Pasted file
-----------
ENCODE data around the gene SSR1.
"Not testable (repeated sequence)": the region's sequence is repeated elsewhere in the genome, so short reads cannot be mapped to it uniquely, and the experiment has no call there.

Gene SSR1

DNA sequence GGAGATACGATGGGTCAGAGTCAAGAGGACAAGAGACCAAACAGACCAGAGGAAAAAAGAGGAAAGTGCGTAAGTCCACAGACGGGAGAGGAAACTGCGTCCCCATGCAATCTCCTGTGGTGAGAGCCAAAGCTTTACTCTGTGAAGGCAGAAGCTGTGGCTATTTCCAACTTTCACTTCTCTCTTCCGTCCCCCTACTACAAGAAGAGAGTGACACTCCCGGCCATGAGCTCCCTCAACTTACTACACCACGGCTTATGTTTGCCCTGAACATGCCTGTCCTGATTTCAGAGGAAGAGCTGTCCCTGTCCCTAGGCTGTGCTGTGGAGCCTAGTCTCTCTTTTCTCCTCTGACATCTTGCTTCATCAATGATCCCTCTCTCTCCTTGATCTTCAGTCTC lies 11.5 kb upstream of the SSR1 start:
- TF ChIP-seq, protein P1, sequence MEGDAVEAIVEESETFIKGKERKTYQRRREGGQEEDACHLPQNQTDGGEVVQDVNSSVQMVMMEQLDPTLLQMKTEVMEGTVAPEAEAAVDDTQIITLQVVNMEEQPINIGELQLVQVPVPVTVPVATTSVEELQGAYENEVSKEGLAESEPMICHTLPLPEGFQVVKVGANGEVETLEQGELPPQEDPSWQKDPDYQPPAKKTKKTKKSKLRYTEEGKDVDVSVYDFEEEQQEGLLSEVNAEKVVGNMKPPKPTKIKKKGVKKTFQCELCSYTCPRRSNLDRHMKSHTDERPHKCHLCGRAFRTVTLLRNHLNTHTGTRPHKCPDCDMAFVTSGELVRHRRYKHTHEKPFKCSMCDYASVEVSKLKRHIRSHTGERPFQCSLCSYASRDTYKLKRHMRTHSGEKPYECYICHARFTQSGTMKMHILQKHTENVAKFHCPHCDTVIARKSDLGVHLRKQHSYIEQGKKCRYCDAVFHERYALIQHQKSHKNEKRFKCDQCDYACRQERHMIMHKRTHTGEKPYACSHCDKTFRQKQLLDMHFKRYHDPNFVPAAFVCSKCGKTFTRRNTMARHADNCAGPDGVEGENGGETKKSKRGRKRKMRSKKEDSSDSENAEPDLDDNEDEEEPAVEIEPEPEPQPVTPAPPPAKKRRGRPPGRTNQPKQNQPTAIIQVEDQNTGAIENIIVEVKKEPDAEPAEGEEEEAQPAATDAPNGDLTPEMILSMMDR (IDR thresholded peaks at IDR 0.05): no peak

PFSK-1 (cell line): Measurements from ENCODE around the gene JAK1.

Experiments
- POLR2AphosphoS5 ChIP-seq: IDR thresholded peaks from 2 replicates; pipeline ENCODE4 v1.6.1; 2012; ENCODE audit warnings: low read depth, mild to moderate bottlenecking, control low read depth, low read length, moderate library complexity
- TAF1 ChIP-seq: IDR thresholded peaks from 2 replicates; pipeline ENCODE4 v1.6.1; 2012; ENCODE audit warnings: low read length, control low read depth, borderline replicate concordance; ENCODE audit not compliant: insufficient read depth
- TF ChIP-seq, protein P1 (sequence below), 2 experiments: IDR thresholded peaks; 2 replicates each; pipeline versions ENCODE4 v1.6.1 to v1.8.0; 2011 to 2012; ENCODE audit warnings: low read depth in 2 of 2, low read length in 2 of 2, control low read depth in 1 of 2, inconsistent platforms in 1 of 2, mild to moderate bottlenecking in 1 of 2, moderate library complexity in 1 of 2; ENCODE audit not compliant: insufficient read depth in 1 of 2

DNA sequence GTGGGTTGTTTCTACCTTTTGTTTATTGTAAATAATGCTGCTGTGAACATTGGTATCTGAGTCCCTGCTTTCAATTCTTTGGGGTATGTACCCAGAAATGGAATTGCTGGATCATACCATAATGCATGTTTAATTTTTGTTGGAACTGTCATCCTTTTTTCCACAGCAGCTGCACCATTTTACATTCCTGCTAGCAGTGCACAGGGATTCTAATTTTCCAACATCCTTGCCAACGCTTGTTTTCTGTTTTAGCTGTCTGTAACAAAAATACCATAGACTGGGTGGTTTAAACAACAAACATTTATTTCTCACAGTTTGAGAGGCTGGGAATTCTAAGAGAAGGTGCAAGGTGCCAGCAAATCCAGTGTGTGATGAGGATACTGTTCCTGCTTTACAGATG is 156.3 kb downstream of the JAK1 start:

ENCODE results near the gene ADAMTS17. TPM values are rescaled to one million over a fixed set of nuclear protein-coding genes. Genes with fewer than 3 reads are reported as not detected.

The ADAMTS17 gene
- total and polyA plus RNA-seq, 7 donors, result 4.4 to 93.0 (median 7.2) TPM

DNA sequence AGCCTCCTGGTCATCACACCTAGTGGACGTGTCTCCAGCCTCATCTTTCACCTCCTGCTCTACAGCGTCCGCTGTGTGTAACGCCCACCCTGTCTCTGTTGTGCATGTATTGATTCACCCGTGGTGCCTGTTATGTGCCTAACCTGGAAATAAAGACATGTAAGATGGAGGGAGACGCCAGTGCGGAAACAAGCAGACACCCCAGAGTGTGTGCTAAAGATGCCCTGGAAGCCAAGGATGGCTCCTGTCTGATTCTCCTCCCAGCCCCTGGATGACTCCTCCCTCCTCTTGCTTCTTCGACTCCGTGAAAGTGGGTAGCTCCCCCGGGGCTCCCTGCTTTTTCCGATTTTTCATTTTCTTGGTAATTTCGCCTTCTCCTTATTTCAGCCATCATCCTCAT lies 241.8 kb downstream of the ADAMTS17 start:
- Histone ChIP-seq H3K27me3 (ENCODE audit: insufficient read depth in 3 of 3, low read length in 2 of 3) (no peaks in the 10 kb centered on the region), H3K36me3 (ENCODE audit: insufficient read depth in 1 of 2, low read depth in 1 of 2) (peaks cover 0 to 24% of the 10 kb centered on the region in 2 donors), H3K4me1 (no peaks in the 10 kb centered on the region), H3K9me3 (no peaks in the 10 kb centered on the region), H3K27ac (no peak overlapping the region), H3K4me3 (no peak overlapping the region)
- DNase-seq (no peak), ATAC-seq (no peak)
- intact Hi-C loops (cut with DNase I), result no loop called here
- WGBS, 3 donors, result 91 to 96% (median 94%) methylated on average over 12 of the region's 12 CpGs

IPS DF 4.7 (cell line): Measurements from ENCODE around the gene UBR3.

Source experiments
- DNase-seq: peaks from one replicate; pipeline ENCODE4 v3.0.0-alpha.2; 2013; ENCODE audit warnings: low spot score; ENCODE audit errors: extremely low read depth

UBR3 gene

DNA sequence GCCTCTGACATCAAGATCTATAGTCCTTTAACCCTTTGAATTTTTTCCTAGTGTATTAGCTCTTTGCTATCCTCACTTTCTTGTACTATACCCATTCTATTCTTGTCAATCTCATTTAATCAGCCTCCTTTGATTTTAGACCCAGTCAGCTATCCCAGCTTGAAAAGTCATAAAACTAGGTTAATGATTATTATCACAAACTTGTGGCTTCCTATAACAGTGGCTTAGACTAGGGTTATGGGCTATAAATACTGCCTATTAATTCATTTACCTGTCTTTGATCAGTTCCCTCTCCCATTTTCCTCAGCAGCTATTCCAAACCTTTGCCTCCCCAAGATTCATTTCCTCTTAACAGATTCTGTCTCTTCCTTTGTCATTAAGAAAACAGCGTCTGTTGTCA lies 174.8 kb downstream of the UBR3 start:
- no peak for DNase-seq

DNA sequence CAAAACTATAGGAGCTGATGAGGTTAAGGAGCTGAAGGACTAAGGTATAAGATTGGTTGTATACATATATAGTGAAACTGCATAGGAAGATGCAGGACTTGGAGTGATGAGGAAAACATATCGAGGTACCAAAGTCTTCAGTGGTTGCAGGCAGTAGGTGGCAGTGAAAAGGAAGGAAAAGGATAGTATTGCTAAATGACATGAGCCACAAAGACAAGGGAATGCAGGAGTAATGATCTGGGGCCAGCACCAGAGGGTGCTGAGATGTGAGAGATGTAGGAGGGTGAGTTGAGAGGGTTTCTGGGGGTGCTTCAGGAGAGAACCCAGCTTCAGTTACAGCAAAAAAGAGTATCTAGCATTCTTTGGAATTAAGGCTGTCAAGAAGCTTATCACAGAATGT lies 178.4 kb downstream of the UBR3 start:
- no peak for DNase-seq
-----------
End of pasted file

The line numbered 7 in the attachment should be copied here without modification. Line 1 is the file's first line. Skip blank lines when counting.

Experiments